The relative probability between different classifications found can be very large, like e^1000, so the very best classification found is usually overwhelmingly more probable than the rest (and overwhelmingly less probable than any better classifications as yet undiscovered). If AutoClass should manage to find two classifications that are within about exp(5-10) of each other (i.e. within 100 to 10,000 times more probable) then you should consider them to be about equally probable, as our computation is usually not more accurate than this (and sometimes much less).
AutoClass repeatedly creates a random classification and then tries to massage this into a high probability classification though local changes, until it converges to some "local maximum". It then remembers what it found and starts over again, continuing until you tell it to stop. Each effort is called a "try", and the computed probability is intended to cover the whole volume in parameter space around this maximum, rather than just the peak.
The standard approach to massaging is to
Compute the probabilistic class memberships of cases using the class parameters and the implied relative likelihoods.
Using the new class members, compute class statistics (like mean) and revise the class parameters.
and repeat till they stop changing. There are three available convergence algorithms: "converge_search_3" (the default), "converge_search_4" and "converge". Their specification is controlled by search params file parameter try_fn_type.
You can tell AUTOCLASS -SEARCH to stop by: 1) giving a max_duration (in seconds) argument at the beginning; 2) giving a max_n_tries (an integer) argument at the beginning; or 3) by typing a "q" and <return> after you have seen enough tries. The max_duration and max_n_tries arguments are useful if you desire to run AUTOCLASS -SEARCH in batch mode. If you are restarting AUTOCLASS -SEARCH from a previous search, the value of max_n_tries you provide, for instance 3, will tell the program to compute 3 more tries in addition to however many it has already done. The same incremental behavior is exhibited by max_duration.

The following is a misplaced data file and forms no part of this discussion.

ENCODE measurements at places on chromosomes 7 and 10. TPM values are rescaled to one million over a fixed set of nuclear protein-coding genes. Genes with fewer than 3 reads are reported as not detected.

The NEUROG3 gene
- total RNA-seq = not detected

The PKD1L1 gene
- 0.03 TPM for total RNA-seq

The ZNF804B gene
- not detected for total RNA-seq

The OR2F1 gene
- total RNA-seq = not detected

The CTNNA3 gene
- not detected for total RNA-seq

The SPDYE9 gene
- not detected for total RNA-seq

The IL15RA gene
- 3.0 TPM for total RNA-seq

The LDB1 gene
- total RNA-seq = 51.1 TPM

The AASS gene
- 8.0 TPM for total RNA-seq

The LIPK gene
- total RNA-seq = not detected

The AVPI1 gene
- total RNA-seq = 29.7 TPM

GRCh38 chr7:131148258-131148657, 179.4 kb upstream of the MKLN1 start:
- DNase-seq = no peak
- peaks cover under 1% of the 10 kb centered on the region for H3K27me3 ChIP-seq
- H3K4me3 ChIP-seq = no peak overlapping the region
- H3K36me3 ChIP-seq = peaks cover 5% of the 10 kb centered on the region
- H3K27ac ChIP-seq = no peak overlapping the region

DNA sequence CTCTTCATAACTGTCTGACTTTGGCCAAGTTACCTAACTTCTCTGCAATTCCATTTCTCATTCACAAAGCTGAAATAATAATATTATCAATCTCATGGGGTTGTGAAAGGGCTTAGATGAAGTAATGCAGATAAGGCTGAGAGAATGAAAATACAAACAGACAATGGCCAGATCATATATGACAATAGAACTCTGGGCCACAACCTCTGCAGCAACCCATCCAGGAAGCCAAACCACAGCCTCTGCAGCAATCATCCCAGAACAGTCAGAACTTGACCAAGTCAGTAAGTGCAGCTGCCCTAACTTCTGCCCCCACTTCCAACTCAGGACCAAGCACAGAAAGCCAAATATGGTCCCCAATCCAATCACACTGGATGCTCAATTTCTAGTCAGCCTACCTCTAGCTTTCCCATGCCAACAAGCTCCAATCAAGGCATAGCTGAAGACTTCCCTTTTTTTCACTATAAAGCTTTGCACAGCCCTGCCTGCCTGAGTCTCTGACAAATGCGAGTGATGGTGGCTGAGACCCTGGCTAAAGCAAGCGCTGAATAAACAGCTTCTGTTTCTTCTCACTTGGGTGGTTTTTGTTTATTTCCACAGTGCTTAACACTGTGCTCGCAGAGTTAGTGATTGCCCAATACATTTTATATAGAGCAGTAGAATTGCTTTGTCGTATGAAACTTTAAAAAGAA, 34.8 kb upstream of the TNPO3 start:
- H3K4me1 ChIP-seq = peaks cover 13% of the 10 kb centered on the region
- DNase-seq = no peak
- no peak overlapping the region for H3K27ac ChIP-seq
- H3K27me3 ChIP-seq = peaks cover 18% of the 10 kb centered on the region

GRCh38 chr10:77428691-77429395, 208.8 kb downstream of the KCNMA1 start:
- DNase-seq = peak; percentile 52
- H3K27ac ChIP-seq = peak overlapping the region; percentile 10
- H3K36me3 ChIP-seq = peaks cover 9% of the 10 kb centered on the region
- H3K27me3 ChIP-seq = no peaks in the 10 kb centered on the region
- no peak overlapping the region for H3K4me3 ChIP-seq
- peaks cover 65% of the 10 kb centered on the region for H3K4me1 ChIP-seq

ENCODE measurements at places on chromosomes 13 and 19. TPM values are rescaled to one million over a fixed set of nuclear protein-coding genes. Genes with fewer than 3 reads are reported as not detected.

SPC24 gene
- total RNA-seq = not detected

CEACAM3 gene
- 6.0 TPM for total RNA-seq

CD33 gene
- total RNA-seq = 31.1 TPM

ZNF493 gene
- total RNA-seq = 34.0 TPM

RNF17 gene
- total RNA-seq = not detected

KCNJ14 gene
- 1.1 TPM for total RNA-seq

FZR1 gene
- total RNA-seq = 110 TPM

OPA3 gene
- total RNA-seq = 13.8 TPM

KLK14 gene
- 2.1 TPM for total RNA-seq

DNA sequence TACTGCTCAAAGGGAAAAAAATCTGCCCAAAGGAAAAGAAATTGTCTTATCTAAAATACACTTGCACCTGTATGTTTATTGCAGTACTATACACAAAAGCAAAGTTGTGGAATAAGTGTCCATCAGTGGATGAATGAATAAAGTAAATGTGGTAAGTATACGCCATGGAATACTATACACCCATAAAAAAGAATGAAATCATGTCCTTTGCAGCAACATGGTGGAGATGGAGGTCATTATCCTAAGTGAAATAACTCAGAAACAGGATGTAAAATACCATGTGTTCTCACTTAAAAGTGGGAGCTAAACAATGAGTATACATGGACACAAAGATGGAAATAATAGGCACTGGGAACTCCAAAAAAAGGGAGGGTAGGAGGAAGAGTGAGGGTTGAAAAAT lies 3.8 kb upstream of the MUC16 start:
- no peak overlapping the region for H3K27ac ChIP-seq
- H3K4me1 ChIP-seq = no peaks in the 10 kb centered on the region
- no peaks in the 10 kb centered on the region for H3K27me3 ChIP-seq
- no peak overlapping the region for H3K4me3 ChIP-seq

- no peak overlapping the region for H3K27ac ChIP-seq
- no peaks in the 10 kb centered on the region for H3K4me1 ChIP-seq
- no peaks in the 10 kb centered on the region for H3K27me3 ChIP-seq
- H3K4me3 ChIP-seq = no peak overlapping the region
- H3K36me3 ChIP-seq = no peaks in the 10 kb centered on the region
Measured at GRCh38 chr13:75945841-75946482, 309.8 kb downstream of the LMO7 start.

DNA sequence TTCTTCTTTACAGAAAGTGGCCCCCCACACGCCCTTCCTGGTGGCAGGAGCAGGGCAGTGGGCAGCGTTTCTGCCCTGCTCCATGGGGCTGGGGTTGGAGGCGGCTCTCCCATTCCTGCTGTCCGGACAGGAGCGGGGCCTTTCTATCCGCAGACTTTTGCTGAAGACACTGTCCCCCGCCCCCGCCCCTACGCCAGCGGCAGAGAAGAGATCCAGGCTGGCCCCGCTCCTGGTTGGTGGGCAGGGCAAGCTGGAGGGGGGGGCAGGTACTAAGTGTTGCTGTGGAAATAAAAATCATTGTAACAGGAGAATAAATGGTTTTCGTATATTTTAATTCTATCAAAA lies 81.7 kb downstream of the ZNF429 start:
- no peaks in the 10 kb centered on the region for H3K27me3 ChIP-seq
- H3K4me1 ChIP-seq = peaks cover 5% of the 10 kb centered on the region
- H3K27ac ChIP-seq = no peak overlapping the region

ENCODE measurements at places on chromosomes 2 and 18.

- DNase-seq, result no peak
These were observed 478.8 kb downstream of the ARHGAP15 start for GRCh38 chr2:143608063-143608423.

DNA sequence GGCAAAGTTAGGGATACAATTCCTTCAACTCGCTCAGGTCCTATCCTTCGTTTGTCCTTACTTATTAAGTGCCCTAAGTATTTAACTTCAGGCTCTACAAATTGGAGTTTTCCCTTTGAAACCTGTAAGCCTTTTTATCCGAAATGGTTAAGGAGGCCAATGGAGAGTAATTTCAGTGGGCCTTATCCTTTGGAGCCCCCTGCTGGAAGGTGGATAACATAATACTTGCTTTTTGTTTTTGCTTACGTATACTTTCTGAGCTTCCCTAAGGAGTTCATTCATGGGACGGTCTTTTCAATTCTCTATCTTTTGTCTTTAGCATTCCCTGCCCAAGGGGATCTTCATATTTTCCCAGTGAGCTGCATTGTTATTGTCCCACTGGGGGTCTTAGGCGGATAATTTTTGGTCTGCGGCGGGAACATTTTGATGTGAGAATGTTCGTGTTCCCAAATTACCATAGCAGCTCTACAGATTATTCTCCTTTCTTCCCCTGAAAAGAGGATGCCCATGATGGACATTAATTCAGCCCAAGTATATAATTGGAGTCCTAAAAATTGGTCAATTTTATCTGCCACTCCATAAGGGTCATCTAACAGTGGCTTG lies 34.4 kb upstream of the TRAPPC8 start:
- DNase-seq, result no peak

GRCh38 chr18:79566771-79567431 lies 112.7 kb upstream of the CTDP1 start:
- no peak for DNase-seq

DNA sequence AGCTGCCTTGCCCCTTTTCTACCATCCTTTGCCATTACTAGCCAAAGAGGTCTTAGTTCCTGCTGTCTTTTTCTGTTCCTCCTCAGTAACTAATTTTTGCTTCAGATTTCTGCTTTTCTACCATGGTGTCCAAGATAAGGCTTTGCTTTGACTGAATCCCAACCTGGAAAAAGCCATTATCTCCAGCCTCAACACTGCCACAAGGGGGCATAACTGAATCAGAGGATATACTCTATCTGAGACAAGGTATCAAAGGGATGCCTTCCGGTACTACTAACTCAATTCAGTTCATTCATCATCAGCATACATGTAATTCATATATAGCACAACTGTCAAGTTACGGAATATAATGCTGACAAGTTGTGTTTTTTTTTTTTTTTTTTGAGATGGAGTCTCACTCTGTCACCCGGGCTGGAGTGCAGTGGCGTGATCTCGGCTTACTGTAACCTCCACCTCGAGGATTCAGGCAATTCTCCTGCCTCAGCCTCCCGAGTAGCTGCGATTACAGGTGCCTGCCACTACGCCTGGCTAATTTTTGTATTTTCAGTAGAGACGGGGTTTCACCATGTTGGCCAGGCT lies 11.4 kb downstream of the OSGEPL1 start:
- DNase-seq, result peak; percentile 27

Deciding when to stop is a judgment call and it's up to you. Since the search includes a random component, there's always the chance that if you let it keep going it will find something better. So you need to trade off how much better it might be with how long it might take to find it. The search status reports that are printed when a new best classification is found are intended to provide you information to help you make this tradeoff.
One clear sign that you should probably stop is if most of the classifications found are duplicates of previous ones (flagged by "dup" as they are found). This should only happen for very small sets of data or when fixing a very small number of classes, like two.
Our experience is that for moderately large to extremely large data sets (~200 to ~10,000 datum), it is necessary to run AutoClass for at least 50 trials.
Just before returning, AUTOCLASS -SEARCH will give short descriptions of the best classifications found. How many will be described can be controlled with n_final_summary.
By default AUTOCLASS -SEARCH will write out a number of files, both at the end and periodically during the search (in case your system crashes before it finishes). These files will all have the same name (taken from the search params pathname [<name>.s-params]), and differ only in their file extensions. If your search runs are very long and there is a possibility that your machine may crash, you can have intermediate "results" files written out. These can be used to restart your search run with minimum loss of search effort. See the documentation file /usr/share/doc/autoclass/checkpoint-c.text.